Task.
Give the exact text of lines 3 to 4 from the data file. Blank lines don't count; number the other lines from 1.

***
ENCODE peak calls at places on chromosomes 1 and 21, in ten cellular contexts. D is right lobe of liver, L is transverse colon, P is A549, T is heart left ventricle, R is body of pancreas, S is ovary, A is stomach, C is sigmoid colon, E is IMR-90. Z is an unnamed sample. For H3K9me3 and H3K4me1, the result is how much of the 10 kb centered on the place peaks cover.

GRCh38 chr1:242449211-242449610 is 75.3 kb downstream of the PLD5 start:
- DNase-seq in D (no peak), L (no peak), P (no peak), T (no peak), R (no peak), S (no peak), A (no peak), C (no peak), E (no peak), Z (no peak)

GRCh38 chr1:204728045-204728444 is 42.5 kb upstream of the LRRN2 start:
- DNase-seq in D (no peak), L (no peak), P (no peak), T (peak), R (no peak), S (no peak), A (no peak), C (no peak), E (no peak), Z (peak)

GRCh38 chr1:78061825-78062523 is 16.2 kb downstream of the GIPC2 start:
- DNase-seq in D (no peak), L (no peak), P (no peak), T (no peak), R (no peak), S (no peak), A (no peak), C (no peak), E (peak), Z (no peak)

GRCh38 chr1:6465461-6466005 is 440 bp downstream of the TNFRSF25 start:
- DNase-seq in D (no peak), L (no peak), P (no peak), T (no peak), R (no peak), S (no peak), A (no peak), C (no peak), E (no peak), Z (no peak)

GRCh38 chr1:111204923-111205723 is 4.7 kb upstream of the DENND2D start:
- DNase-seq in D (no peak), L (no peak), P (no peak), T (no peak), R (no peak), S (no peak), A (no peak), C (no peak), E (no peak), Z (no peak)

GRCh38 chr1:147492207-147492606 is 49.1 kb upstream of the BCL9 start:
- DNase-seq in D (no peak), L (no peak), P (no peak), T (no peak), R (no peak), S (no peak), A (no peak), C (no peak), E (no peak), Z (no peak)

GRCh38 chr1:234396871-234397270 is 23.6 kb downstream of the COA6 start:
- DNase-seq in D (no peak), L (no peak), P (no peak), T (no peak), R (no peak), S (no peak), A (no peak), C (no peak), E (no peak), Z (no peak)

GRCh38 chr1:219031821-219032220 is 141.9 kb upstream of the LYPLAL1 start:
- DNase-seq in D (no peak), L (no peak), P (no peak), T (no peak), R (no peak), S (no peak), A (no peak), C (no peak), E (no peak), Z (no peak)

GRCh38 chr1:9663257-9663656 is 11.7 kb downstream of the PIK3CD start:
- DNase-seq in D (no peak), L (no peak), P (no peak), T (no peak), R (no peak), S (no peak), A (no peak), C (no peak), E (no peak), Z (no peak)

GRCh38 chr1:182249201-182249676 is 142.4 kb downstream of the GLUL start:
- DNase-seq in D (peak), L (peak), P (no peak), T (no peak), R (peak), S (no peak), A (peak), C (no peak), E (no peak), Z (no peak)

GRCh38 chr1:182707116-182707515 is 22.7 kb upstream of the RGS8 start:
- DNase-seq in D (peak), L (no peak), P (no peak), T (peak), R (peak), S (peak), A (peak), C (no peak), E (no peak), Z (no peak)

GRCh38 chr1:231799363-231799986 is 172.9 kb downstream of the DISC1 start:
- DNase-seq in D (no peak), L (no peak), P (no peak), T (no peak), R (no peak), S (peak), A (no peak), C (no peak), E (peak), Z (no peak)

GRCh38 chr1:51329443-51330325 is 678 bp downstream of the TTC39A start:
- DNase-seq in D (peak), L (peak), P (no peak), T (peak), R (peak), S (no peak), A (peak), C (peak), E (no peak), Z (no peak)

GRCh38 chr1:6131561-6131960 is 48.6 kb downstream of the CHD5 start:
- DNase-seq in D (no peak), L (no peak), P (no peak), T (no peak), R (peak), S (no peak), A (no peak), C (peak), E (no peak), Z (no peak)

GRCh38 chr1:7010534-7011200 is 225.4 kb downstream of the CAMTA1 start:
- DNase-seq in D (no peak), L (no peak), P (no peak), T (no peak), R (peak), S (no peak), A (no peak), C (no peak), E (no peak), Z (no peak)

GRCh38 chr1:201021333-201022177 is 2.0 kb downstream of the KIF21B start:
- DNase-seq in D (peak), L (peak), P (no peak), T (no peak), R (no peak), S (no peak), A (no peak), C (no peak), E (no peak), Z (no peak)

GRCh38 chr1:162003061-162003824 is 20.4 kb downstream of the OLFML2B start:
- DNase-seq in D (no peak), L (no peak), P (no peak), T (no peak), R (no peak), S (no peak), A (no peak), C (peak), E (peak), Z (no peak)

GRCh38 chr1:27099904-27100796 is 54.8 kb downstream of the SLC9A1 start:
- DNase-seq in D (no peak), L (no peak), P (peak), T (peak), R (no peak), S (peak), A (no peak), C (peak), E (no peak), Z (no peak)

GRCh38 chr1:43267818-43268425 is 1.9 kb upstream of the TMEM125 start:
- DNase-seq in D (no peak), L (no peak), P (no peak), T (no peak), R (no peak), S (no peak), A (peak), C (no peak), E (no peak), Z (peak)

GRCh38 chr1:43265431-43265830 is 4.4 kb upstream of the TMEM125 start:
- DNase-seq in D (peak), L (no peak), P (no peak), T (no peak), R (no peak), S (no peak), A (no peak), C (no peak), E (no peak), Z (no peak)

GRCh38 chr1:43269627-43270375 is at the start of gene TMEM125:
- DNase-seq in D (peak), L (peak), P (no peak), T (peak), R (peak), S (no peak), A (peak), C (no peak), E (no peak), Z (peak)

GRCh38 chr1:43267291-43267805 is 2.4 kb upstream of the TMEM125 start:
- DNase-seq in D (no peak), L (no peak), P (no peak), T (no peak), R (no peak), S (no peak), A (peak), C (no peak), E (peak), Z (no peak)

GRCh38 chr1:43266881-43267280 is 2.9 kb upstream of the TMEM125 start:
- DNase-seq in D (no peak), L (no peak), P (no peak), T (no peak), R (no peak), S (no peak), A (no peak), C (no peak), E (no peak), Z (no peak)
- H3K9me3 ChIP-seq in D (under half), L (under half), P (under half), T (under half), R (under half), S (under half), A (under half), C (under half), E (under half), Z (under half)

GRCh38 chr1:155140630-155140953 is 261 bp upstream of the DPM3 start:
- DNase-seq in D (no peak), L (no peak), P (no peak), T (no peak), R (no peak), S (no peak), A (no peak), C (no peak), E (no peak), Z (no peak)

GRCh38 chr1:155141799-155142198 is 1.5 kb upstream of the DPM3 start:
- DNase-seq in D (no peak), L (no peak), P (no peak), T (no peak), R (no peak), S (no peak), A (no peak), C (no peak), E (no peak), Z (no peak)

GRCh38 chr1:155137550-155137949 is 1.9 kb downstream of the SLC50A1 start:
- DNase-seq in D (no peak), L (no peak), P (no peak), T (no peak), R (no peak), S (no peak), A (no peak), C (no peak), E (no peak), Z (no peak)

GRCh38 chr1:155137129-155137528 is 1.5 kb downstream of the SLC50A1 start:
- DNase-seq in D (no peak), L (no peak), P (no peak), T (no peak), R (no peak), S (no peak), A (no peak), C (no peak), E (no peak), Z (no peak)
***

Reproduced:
- DNase-seq in D (no peak), L (no peak), P (no peak), T (no peak), R (no peak), S (no peak), A (no peak), C (no peak), E (no peak), Z (no peak)

GRCh38 chr1:204728045-204728444 is 42.5 kb upstream of the LRRN2 start: